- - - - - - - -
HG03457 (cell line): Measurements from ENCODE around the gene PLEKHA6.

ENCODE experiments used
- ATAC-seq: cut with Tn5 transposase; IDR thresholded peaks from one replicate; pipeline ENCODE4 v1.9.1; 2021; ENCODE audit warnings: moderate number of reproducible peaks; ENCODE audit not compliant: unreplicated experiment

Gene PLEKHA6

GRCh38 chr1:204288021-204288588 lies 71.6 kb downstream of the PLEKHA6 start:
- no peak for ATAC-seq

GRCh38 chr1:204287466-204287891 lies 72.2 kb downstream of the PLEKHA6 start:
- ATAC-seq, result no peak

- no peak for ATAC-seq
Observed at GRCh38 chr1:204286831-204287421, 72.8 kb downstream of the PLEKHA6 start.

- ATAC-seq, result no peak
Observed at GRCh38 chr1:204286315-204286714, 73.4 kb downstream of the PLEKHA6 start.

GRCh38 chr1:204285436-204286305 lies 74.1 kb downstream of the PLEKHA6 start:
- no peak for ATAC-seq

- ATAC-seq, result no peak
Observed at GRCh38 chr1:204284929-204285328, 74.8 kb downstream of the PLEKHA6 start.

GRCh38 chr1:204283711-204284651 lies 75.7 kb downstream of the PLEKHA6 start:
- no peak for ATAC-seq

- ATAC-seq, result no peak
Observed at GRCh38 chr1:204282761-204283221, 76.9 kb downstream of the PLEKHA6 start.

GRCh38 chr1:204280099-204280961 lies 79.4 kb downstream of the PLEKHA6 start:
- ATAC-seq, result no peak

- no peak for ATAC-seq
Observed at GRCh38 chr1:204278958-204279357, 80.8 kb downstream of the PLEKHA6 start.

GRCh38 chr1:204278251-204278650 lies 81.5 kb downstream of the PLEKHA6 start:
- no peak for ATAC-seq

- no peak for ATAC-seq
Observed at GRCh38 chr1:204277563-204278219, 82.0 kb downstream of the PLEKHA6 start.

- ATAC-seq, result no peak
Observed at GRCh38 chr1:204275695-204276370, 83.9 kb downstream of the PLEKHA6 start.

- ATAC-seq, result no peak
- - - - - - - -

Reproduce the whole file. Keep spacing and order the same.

HG03457 (cell line): Measurements from ENCODE around the gene PLEKHA6.

ENCODE experiments used
- ATAC-seq: cut with Tn5 transposase; IDR thresholded peaks from one replicate; pipeline ENCODE4 v1.9.1; 2021; ENCODE audit warnings: moderate number of reproducible peaks; ENCODE audit not compliant: unreplicated experiment

Gene PLEKHA6

GRCh38 chr1:204288021-204288588 lies 71.6 kb downstream of the PLEKHA6 start:
- no peak for ATAC-seq

GRCh38 chr1:204287466-204287891 lies 72.2 kb downstream of the PLEKHA6 start:
- ATAC-seq, result no peak

- no peak for ATAC-seq
Observed at GRCh38 chr1:204286831-204287421, 72.8 kb downstream of the PLEKHA6 start.

- ATAC-seq, result no peak
Observed at GRCh38 chr1:204286315-204286714, 73.4 kb downstream of the PLEKHA6 start.

GRCh38 chr1:204285436-204286305 lies 74.1 kb downstream of the PLEKHA6 start:
- no peak for ATAC-seq

- ATAC-seq, result no peak
Observed at GRCh38 chr1:204284929-204285328, 74.8 kb downstream of the PLEKHA6 start.

GRCh38 chr1:204283711-204284651 lies 75.7 kb downstream of the PLEKHA6 start:
- no peak for ATAC-seq

- ATAC-seq, result no peak
Observed at GRCh38 chr1:204282761-204283221, 76.9 kb downstream of the PLEKHA6 start.

GRCh38 chr1:204280099-204280961 lies 79.4 kb downstream of the PLEKHA6 start:
- ATAC-seq, result no peak

- no peak for ATAC-seq
Observed at GRCh38 chr1:204278958-204279357, 80.8 kb downstream of the PLEKHA6 start.

GRCh38 chr1:204278251-204278650 lies 81.5 kb downstream of the PLEKHA6 start:
- no peak for ATAC-seq

- no peak for ATAC-seq
Observed at GRCh38 chr1:204277563-204278219, 82.0 kb downstream of the PLEKHA6 start.

- ATAC-seq, result no peak
Observed at GRCh38 chr1:204275695-204276370, 83.9 kb downstream of the PLEKHA6 start.

- ATAC-seq, result no peak